Both aquatic and terrestrial
Amphibians are important indicators.
Newts, salamanders, frogs, and toads.
There are 32 amphibian species in Oregon – all are native to the state but one: the American bullfrog. The American bullfrog can compete with – and even prey on – native many native turtles, frogs, fish, and snakes!
Many of our native amphibians are classified as sensitive – either vulnerable or critical – so possessing them is not legal. But there is often a lack of even basic data for many species! Our work has actually identified areas in need of restoration and protection.
What we’ve discovered together –
We’re documenting the unknown!
Egg Masses in 2023
species of concern
A variety of habitats is needed for the different species – there is no one-size-fits-all.
Although we usually associate amphibians with ponds, most amphibians spend at least part of their lives on land. In fact, many species winter on land, hiding under debris, like vegetation, leaf litter, and logs.
Amphibians can “breathe” through their skin (they also have lungs). To absorb oxygen through their skin though, their skin needs to be wet. So, they secrete mucous to keep their skin moist and use habitats where there is a lot of moisture.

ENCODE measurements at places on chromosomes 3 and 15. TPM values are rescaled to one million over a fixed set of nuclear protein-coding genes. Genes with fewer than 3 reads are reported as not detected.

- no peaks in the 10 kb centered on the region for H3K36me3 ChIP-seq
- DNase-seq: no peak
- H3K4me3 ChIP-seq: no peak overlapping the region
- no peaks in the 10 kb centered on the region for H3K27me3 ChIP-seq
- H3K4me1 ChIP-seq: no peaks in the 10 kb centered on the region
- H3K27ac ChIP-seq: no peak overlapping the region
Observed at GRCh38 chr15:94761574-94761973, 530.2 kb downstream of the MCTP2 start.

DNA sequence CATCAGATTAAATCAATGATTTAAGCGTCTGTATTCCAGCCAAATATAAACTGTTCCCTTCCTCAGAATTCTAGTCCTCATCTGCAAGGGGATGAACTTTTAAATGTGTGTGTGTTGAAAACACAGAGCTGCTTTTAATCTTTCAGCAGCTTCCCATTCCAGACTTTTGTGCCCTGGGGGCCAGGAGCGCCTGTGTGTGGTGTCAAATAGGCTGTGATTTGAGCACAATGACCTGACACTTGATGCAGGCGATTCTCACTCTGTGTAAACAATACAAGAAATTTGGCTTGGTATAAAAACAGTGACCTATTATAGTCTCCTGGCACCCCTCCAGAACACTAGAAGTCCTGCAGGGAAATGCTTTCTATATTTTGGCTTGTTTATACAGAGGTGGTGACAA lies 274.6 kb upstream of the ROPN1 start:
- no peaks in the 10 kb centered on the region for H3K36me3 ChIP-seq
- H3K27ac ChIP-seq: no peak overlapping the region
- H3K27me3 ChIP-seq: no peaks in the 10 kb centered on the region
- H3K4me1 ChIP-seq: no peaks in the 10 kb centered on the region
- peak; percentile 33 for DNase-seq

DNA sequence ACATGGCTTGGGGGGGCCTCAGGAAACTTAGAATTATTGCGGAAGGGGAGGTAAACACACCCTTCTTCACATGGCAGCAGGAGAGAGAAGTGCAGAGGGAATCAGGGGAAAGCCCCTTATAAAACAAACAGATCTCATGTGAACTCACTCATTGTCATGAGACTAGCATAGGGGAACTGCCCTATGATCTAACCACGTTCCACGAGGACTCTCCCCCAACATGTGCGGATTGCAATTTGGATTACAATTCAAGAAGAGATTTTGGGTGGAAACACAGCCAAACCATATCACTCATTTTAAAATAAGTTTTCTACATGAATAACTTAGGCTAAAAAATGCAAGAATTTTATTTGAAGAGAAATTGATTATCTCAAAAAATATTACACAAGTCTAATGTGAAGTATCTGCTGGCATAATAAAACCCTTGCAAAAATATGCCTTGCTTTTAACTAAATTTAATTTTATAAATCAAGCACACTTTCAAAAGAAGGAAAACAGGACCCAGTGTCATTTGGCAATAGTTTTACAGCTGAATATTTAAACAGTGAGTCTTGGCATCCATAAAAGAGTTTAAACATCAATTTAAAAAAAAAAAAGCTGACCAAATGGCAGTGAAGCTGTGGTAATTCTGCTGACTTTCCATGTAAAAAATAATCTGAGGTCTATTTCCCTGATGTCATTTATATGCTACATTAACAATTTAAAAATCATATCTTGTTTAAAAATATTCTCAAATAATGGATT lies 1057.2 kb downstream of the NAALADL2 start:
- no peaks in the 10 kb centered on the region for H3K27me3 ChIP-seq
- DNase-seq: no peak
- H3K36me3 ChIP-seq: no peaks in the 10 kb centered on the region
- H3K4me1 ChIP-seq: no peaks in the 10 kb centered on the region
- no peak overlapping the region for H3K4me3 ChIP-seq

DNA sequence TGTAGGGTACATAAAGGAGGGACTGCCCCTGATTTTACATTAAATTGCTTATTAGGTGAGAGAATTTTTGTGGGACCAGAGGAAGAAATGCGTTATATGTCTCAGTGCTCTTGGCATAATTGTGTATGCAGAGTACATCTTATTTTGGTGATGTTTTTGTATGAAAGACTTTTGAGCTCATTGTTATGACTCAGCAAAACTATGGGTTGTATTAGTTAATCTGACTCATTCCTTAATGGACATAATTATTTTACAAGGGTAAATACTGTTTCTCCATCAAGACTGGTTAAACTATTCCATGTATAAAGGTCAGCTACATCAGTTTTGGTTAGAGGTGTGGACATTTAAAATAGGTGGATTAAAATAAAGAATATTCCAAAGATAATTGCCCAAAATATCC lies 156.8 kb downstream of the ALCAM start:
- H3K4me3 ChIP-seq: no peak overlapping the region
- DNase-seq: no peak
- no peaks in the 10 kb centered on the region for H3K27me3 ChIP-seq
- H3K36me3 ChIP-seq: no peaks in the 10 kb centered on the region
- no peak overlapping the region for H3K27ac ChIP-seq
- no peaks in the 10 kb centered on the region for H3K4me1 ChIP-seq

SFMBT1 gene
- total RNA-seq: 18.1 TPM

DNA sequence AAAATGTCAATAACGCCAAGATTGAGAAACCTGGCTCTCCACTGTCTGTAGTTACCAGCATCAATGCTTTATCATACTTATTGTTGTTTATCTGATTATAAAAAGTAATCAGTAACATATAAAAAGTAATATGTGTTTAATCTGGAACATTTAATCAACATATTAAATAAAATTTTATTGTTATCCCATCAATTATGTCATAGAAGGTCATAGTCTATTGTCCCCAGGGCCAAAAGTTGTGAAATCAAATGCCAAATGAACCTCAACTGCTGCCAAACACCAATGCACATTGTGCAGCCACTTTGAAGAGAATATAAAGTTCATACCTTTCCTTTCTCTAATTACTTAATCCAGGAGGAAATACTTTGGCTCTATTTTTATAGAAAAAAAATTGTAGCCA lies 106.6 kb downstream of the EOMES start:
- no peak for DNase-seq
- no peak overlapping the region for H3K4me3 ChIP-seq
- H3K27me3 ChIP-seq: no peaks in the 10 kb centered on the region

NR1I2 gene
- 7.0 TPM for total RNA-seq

Water is a general requirement for breeding and egg laying, although some salamander species are completely terrestrial – laying their eggs on land.
Oregon’s amphibians are grouped into one of three categories based on their habitat requirements and life histories: amphibians inhabiting slow-moving waterbodies, amphibians inhabiting medium to fast-flowing streams, or terrestrial salamanders.
Salamanders are tailed amphibians with long bodies and short limbs. Some may be completely terrestrial, but they still prefer moist habitats. Oregon has 19 species of salamanders.
Frogs and toads tend to be short-bodied and squat. Frogs are more slender than toads and have smooth skin. Their eyes are higher on their heads than a toad’s eyes. Toads are wide-bodied and have dry, rough skin. Toad eyes are rounder and bulging.
Oregon has 12 native species of frogs and toads, many of whose population sizes are of concern. Worldwid, many frogs are endangered, a result of climate change, habitat loss, pollution and pesticides, infectious diseases, invasive species – and the pet trade.
The goals of our amphibian egg mass surveys are to determine whether urban stormwater ponds are working as habitat or not and what we might do to change them.
Surveys are conducted in February and March. Our local amphibians prefer to breed on the edges of vegetation patches, so while some vegetation is necessary for amphibians to attach their egg masses to, too much vegetation can crowd amphibians out of ponds.
Sites and methodology were developed with help from Katie Holzer, Watershed Scientist, City of Gresham.